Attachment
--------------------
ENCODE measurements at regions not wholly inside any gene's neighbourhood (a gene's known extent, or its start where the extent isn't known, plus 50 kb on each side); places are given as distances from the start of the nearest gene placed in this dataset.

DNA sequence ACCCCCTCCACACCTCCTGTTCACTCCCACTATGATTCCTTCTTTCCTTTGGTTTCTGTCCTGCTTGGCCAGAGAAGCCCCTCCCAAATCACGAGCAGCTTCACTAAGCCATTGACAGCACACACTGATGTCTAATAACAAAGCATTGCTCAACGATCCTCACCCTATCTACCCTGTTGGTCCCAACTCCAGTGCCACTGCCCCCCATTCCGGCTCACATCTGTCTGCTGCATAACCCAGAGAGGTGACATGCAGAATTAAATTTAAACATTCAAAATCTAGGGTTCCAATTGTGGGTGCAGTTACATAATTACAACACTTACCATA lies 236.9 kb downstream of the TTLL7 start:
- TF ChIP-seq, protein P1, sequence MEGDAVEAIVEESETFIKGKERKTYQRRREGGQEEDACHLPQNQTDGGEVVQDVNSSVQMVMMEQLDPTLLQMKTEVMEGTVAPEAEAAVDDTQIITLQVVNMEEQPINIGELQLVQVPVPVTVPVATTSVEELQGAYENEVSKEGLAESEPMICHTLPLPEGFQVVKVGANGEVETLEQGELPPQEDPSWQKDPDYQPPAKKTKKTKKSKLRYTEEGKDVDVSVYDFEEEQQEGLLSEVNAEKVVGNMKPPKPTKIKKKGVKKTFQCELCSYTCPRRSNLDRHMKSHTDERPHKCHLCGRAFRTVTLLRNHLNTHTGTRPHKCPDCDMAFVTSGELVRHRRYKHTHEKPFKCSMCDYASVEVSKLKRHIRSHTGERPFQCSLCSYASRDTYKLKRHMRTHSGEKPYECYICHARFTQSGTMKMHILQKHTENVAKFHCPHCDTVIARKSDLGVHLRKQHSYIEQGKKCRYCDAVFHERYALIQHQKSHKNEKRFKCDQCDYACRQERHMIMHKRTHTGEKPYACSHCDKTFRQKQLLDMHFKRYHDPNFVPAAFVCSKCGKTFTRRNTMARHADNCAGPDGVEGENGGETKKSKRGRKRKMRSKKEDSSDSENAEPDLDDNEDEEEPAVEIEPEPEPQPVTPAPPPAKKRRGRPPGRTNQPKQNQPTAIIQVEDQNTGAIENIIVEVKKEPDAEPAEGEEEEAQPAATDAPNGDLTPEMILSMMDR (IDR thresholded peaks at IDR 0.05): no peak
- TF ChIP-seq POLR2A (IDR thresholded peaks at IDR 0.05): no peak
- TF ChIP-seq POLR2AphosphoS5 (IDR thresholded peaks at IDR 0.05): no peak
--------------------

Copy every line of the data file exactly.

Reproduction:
ENCODE measurements at regions not wholly inside any gene's neighbourhood (a gene's known extent, or its start where the extent isn't known, plus 50 kb on each side); places are given as distances from the start of the nearest gene placed in this dataset.

DNA sequence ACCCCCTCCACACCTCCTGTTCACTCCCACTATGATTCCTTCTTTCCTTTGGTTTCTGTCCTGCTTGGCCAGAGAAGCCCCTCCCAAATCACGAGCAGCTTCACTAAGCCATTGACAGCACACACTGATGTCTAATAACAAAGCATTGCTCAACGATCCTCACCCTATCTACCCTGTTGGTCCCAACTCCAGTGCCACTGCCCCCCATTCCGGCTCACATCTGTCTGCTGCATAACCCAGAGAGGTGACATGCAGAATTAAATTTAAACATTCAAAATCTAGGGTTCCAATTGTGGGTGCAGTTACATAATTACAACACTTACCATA lies 236.9 kb downstream of the TTLL7 start:
- TF ChIP-seq, protein P1, sequence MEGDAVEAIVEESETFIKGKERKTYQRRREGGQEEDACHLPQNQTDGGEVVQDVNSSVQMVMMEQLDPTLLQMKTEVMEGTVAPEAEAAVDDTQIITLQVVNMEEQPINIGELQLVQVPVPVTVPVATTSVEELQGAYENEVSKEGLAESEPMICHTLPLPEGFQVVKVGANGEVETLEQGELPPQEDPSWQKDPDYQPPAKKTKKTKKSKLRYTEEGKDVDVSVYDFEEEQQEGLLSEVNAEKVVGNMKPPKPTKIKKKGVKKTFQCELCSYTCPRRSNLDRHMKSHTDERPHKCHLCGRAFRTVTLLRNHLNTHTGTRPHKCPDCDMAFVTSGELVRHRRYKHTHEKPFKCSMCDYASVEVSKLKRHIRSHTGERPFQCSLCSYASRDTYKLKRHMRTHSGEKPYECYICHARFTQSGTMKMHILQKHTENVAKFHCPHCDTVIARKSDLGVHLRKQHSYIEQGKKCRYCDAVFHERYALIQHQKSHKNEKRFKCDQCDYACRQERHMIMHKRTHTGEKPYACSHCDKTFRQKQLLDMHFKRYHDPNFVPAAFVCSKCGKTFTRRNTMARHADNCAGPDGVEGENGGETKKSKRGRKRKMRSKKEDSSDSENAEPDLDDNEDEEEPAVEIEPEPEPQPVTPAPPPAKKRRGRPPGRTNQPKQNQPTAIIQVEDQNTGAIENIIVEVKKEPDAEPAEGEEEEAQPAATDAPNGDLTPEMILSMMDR (IDR thresholded peaks at IDR 0.05): no peak
- TF ChIP-seq POLR2A (IDR thresholded peaks at IDR 0.05): no peak
- TF ChIP-seq POLR2AphosphoS5 (IDR thresholded peaks at IDR 0.05): no peak